This journey is great fun. Irving always cracks me up and this story is as sad, funny, interesting and not entirely believable as all of his others I've read. I just wish Audible would hurry up and put Garp, Hotel New Hampshire and Cider House on the menu!
"Rambling, funny, odd"
I think this is is really worthy of 3.5 stars but I'm being generous as that isn't an option. I was disappointed because I listened to and loved A Prayer For Owen Meany some months ago and this book is nothing like as good - in my opinion anyway. However, I am trying not to make a direct comparison to that story which I thought was superb.
This story is incredibly rambling, so that it often felt disjointed. This eases somewhat by the third volume of the download possibly because you get used to it and also, you've assimilated the eleventy-hundred cast members into your memory and made some sense of it all. Kind of...
On the plus side, I was quite interested in the outcome. The story is basically a series of coincidences of such blatant unlikelihood that you just have to suspend all realistic notions and go with the flow. The characters were often finely drawn and the narration was very good, because there are a lot of accents to be contended with. It's funny, but not very. More dryly observational. The set-piece comedy elements are too long-winded for me.
On the downside, it's far too long and slow. This is quite damning from me, someone who often likes long, slow reads. But this was too much even for me. Long periods elapsed when I couldn't recall even hearing it as my mind had wandered but it never mattered.
It took me a while to get into this book. In fact, I got about a quarter of the way through and then stopped for a few months, although this was more to do with the fact that I was listening on my Shuffle in the swimming pool and then stopped swimming while I healed from surgery. I had to go back to the beginning again...
I loved the plot of this book. Although it was slow to start, it was definitely worth persevering. It was rather different to the other John Irving books I've read. David Colacci brought this to life really, really well. It was especially notable when Dr Daruwhalla was getting exasperated and angry! A stellar performance and a narrator I shall keep an eye out for on Audible.
The characters in the book are as lifelike as in any novel of Irving's, or indeed anyone else's. Mr Setna (I don't know the spellings, since it was an audiobook, so please forgive me that!) the steward at the Duckworth Club was superb. And how about Patel, the police commissioner!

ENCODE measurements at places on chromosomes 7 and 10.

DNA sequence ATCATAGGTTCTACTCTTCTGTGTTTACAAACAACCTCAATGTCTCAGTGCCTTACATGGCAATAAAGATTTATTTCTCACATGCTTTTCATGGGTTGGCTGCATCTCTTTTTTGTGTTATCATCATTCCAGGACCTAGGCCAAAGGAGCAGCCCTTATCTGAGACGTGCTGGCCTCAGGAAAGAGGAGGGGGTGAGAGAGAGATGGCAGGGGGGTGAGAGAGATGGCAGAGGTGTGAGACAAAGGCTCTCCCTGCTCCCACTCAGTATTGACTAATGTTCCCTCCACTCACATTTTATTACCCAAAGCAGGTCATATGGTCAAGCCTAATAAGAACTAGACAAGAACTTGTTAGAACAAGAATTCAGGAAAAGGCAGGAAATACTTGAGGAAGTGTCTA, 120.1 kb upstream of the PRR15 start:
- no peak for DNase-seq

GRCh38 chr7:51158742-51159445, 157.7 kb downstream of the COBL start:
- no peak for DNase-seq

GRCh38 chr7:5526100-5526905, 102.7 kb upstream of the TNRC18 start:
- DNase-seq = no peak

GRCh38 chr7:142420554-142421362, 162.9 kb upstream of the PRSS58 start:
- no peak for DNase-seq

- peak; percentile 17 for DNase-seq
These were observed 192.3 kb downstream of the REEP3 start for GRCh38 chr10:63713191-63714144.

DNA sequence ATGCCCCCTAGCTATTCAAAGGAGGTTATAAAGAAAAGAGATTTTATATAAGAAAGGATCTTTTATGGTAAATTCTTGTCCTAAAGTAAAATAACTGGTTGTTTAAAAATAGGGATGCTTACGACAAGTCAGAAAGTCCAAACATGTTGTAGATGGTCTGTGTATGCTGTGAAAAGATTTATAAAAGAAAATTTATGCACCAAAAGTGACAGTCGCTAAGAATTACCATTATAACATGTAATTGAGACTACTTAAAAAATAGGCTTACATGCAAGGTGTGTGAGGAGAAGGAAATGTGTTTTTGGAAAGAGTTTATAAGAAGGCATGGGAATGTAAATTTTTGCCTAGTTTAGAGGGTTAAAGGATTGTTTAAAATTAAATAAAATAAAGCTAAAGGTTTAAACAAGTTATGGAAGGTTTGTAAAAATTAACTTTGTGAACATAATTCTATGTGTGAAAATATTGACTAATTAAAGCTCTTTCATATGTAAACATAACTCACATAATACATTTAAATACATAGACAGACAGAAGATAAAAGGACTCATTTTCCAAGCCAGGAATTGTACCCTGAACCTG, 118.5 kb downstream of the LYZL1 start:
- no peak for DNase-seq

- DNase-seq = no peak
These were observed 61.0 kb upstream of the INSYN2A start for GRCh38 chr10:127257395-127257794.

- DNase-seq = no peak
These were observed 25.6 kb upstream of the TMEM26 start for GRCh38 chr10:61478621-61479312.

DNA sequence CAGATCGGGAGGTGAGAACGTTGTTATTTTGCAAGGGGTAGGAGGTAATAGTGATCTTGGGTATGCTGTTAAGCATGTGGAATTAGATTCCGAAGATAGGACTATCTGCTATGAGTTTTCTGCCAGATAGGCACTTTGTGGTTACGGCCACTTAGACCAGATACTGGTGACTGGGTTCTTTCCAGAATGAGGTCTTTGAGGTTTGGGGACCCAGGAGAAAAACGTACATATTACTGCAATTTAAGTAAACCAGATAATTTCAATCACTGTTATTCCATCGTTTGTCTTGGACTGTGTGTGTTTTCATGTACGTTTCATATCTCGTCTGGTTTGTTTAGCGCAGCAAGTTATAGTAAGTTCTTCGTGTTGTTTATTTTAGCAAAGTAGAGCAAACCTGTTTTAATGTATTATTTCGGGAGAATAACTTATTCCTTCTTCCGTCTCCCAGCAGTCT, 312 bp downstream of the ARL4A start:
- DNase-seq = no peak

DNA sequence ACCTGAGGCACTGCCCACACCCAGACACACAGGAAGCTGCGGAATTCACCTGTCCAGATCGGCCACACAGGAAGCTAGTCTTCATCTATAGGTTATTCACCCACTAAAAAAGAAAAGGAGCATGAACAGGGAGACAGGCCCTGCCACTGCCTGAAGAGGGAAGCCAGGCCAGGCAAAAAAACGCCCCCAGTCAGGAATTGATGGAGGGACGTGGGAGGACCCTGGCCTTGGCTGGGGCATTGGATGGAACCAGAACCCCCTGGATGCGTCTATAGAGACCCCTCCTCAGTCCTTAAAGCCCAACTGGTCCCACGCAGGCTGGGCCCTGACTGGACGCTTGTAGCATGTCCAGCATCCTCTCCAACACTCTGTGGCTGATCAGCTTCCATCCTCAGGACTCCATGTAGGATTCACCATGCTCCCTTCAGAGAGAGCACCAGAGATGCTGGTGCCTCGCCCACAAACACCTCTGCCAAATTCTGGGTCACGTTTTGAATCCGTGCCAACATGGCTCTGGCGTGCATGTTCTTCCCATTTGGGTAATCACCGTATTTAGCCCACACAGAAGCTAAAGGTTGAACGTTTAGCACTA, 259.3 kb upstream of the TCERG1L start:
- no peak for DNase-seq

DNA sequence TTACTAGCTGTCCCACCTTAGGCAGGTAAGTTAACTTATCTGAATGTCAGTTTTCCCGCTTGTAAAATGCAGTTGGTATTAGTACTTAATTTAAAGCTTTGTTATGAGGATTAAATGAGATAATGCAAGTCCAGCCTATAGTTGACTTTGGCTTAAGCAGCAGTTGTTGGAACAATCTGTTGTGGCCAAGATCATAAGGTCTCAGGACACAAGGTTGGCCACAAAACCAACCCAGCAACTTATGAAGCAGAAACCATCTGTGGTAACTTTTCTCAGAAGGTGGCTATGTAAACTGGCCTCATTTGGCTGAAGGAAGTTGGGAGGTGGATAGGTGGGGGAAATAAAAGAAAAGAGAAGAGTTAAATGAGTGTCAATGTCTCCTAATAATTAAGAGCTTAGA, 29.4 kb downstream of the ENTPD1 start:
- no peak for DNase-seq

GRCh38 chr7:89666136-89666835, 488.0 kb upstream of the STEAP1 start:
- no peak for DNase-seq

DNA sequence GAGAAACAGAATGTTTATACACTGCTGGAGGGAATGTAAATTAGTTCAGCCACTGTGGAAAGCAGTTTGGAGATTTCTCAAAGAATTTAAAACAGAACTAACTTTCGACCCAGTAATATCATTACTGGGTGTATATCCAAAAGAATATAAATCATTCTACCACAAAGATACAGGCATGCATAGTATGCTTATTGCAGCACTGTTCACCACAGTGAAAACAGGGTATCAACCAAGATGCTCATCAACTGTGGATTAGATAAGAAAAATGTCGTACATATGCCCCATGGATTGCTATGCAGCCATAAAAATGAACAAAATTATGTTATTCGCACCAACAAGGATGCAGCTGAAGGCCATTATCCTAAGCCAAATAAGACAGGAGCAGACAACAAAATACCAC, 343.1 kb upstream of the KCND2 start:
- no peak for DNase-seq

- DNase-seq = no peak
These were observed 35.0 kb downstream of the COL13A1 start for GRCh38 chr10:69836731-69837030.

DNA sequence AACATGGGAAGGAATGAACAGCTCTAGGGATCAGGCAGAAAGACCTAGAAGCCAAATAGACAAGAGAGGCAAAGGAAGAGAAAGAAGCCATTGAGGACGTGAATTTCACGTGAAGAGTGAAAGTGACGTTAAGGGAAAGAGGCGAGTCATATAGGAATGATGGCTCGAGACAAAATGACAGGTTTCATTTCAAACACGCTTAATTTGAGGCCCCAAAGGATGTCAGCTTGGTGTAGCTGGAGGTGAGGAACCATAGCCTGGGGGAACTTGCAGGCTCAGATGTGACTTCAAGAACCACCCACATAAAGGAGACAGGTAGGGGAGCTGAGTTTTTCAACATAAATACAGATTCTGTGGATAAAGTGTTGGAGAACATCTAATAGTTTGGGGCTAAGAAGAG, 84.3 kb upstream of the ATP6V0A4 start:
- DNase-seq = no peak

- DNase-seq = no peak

I particularly enjoyed following Martin Mills and his change from blind faith to doubt. Both he and John D are 39 in the story, which just happens to be the same age as I am, so it was interesting to hear about how Martin was still finding himself. Me too!
The only thing I find annoying about Irving's writing style, and it's evident in all his novels, is his overuse of beginning a sentence with the word 'that'.
'That his something or other was big or small was evidence of his whatever...'. That kind of thing. I just find it overused and ultimately annoying as a result. But that aside, I loved this book!
"Enjoyable but takes time to make sense"
If you’re familiar with John Irving’s novels you’ll know that he doesn’t tell a straightforward story and spins off into imaginative digressions. I’ve read/listened to four of his novels and this one has more seemingly irrelevant side-tracks. For much of the book I felt that, while I enjoyed the section I was listening to, the different stories didn’t seem to be connected, but after more than 20 hours of listening began to come together. Throughout there is an underlying theme of alienation owing to race, class, disability and sexuality. The harshness of life for many Indians isn’t avoided but there is much to chuckle about as the larger-than life-characters get involved in extraordinary scenarios.
Dr Daruwalla is the common thread of the narrative and is the only wholly sympathetic character. He is an orthopaedic surgeon of Indian origin based in Toronto who makes trips to India to study achondroplastic dwarfism, about which you will learn quite a bit. There’s a surprising amount of medical detail in the book about this genetic disorder as well as, for example, about sex-change operations and the symptoms of terminal AIDS. The doctor also writes story-lines for an Indian detective series so one learns about Indian cinema as well as circus acts, the transgender Hijra communities, prostitution and the Jesuits! In addition there is a serial killer at large and the doctor gets involved in trying to solve the crime.
As a consequence of all these diverse threads there are not only many characters to keep track of but there are also un-signalled jumps back and forth in time. An ambitious and complex book that gets better in the latter parts.
Not as good or memorable as A Prayer for Owen Meany, but in the end a satisfying listen.
"Paled into insignificance"
I so loved Owen Meanie and was delighted to find another John Irving tale on audible. Not for me, I was disappointed with the story, characters and narration. I may have had a better and more positive view had I read it pre- Owen.
This is a great big book that is funny, gripping and sad. I loved Garp and Owen Meaney but had read them so long ago that I had forgotten just how good a writer JI is. This story is packed; not everything works but the whole is constantly interesting and enjoyable.
The narrator is excellent, adding considerably to the humour and maintaining the pace throughout.
"A good story but it did get a bit long"
I really like John Irving, but I have to admit that this book dragged at times - it felt like it went over and over the same ground. At his best Irving had such an incredible gift for mixing tragedy with humour, but this book just seemed sad to me - all the characters seemed destined to remain in a bad place and it didn't really seem like there was any chance at anything better for them. It was fairly well, but the reader has a rather flat voice which didn't help make it any more exciting.
"So many books, so little time!"
I lost interest and abandoned this book. Chose it because I had liked a previous John Irving book but I guess I just didn't have the staying power for this one :o(